10. 5 out of 5

    Soo

    Notes: Currently on Audible Plus Narration was fine but the story was extremely dull for the topic at hand.

  11. 5 out of 5

    Ellen Ripley

    This technothriller is set uncomfortably close to present day. The power of nanotechnology has been harnessed to target people based on genetic characteristics, with thousands in Tibet being killed in a test of this new weapon. As a result, the United States finds itself locked in a race against time to master the technology before it is more widely weaponized. The author does an excellent job of making the technical aspects of the book accessible to those like myself who may not be well-versed This technothriller is set uncomfortably close to present day. The power of nanotechnology has been harnessed to target people based on genetic characteristics, with thousands in Tibet being killed in a test of this new weapon. As a result, the United States finds itself locked in a race against time to master the technology before it is more widely weaponized. The author does an excellent job of making the technical aspects of the book accessible to those like myself who may not be well-versed in nanotechnology or artificial intelligence. The first third of the book moves at a slower pace than the remainder, but that is necessary in order to develop the reader's background knowledge, flesh out many interesting and compelling characters, and set the wheels in motion...and once the plot roars into action, it's difficult to put this book down. I recommend it highly, even if science fiction/technothrillers are not your usual genre, as it raises interesting questions about the future by wrapping them in a fast-paced thriller. "The Last Sword Maker" is the first in a trilogy; it left me excited to read the next book in the series.

  12. 5 out of 5

    Susan Hampson

    What a tremendous thriller this is. The story takes place in the not too distant future, 2025, with science and warfare playing central roles hand in hand to find the ultimate weapon to wipe out anything from one person to a whole nation. China and the USA are the two nations that are racing to find the answer and have that control. What makes this seem more real is that this is all behind the scenes stuff that goes in secrecy. The advances in science that place’s warfare in the hands of deadly v What a tremendous thriller this is. The story takes place in the not too distant future, 2025, with science and warfare playing central roles hand in hand to find the ultimate weapon to wipe out anything from one person to a whole nation. China and the USA are the two nations that are racing to find the answer and have that control. What makes this seem more real is that this is all behind the scenes stuff that goes in secrecy. The advances in science that place’s warfare in the hands of deadly viruses more rather than soldiers on the front line. It all feels so scarily not that far away, especially with the times we live in now. The thing is this story goes one step further and it scared the hell out of me. Why? because one day someone will do this. From opening the first page of this book it just takes over your life. When I had to go without reading it for a couple of hours my mind was still with the characters. The top character has to be Eric Hill who at university simply blows the minds of his tutors. When he gets a call asking him to join some of the best scientific minds in the world to work on a special project he jumps at the chance. Eric is the loveable nerd that made every page seem so real. There is, of course, a lot of science in the story but it is truly fascinating. Oh boy does this take off in the second half with kidnappings, car chases and deadly outcomes? It is tremendous! The supporting characters in the story are top of their league. Just stunning. There are horrific torture scenes in the story, shocks and punch in the air moments. One of the best books of its kind around. I cannot recommend this book enough. The best bit is, this is book 1 in the series, so excited with this author’s work. I wish to thank, FSB Associates, NetGalley and the publisher for an e-copy of this book which I have reviewed honestly.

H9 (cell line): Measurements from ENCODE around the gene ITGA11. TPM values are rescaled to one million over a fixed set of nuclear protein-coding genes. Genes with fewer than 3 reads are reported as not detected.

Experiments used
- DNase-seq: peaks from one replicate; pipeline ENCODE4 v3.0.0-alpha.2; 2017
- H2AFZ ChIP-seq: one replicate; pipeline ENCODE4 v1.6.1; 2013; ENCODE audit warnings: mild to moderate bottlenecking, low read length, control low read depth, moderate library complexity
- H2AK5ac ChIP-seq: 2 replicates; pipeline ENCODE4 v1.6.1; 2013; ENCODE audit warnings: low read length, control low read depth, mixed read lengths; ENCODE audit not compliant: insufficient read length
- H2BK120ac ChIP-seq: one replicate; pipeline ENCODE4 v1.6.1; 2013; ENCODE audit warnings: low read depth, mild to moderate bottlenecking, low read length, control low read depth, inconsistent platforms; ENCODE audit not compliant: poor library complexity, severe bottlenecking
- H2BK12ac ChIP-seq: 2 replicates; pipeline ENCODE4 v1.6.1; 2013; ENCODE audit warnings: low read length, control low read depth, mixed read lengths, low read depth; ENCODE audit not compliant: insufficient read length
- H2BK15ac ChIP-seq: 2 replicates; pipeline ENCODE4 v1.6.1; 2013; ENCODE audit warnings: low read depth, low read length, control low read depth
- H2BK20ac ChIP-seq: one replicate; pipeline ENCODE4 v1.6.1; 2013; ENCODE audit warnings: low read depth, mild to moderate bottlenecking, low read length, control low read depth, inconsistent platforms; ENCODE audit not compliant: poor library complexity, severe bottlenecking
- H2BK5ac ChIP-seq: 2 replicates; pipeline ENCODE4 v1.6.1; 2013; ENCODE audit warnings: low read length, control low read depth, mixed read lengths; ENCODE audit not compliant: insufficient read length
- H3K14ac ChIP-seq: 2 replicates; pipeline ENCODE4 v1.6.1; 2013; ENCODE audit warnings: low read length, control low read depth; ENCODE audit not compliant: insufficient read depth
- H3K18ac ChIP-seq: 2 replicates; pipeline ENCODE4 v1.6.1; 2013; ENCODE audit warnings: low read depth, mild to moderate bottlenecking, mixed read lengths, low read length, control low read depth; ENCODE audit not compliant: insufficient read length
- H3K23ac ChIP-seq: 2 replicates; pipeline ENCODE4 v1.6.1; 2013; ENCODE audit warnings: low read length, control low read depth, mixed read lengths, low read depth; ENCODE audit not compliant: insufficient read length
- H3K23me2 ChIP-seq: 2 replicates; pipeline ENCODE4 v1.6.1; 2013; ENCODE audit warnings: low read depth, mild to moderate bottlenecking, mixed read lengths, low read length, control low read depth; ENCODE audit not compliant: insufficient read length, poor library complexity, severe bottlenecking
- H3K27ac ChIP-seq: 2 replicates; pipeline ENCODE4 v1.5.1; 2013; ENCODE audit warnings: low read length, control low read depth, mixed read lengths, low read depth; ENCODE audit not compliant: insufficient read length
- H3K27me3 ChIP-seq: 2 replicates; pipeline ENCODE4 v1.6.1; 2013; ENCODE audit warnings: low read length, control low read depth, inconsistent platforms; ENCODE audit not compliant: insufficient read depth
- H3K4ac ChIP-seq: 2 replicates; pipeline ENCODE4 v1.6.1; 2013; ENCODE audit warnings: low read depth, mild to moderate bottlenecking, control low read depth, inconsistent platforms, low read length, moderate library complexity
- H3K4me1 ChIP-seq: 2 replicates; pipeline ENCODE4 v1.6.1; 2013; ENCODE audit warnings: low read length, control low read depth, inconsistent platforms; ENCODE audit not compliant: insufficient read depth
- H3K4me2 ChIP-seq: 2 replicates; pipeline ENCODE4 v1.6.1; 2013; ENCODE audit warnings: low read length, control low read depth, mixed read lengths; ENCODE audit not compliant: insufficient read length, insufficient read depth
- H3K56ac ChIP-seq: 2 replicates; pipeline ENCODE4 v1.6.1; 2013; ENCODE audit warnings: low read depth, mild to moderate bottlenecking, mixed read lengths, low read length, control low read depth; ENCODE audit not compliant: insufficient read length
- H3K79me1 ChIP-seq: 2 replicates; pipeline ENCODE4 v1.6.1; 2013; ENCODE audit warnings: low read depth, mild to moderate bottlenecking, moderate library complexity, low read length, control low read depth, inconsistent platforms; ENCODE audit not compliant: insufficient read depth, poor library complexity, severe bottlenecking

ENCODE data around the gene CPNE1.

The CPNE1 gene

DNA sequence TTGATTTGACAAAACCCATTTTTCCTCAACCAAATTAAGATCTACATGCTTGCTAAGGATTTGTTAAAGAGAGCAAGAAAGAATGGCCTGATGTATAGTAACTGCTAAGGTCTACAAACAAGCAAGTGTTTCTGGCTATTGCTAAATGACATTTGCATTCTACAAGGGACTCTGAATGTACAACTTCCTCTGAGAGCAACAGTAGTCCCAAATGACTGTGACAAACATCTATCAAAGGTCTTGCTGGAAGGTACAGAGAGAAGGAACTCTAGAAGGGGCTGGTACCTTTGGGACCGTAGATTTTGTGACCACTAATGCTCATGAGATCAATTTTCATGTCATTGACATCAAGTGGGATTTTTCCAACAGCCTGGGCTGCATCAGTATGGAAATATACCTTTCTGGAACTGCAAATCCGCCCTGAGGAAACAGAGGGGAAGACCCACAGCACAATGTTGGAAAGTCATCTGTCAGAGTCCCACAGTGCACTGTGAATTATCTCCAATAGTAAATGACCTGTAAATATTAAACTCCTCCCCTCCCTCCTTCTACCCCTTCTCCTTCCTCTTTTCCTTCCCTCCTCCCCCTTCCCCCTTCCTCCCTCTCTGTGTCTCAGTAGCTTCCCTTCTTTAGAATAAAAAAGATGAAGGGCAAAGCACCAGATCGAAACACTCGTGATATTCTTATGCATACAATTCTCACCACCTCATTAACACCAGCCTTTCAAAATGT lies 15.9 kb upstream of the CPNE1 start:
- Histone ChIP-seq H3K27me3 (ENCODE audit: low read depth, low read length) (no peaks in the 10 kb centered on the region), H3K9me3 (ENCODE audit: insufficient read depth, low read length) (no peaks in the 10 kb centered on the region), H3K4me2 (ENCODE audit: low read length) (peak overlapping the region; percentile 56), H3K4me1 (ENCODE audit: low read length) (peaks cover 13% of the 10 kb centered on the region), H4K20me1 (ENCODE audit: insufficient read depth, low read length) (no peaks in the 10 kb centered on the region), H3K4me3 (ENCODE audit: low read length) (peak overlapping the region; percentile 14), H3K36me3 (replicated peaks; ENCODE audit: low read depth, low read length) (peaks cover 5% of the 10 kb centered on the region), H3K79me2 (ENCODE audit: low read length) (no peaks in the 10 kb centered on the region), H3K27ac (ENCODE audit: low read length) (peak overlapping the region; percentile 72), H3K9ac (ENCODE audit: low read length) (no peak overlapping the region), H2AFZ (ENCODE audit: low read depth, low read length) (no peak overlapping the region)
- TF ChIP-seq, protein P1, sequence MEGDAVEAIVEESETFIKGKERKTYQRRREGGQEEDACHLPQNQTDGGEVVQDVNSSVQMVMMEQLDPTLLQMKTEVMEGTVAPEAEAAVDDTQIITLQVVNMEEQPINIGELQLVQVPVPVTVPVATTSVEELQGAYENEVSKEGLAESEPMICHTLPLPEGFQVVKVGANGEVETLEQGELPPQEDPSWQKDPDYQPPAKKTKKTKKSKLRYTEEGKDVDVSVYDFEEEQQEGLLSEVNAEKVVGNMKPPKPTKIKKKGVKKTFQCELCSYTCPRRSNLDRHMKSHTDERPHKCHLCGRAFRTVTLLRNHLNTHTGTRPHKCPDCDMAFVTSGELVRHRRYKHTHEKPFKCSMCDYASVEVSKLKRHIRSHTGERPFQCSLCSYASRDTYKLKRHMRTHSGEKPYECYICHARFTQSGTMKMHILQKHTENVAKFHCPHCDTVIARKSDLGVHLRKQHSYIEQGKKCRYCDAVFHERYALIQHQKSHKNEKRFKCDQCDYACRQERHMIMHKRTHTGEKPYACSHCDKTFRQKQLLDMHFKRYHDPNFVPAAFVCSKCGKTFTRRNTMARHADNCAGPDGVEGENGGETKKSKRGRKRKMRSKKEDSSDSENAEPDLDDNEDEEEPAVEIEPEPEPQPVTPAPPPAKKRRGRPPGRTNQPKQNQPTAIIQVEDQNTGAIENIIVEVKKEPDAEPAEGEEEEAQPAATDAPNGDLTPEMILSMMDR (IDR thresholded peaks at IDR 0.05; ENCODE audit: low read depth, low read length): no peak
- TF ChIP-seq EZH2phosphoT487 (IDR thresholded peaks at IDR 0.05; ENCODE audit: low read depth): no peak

13. 4 out of 5

    Lel Budge

    #1 in The Course Of The Empire series. A terrible virus is killing people in Tibet…sounds familiar….except this virus is a weapon. A mix of artificial intelligence, nanotechnology and genetics. The developer has used Tibet as a testing ground. The Last Sword Maker is a science based thriller, as the US race to find the secret of this new tech from China before the nano-virus teaches itself to replicate and spread as a natural virus does. There is lots of science throughout, but the author’s writing #1 in The Course Of The Empire series. A terrible virus is killing people in Tibet…sounds familiar….except this virus is a weapon. A mix of artificial intelligence, nanotechnology and genetics. The developer has used Tibet as a testing ground. The Last Sword Maker is a science based thriller, as the US race to find the secret of this new tech from China before the nano-virus teaches itself to replicate and spread as a natural virus does. There is lots of science throughout, but the author’s writing explains it so well and has made it understandable to the layman without being patronising. A very clever thriller that’s full of action. A real page turner that’s terrifying as it feels so, so possible. Thank you to the publishers and NetGalley for the eARC of The Last Sword Maker. This is my honest and unbiased review.

  14. 5 out of 5

    Charles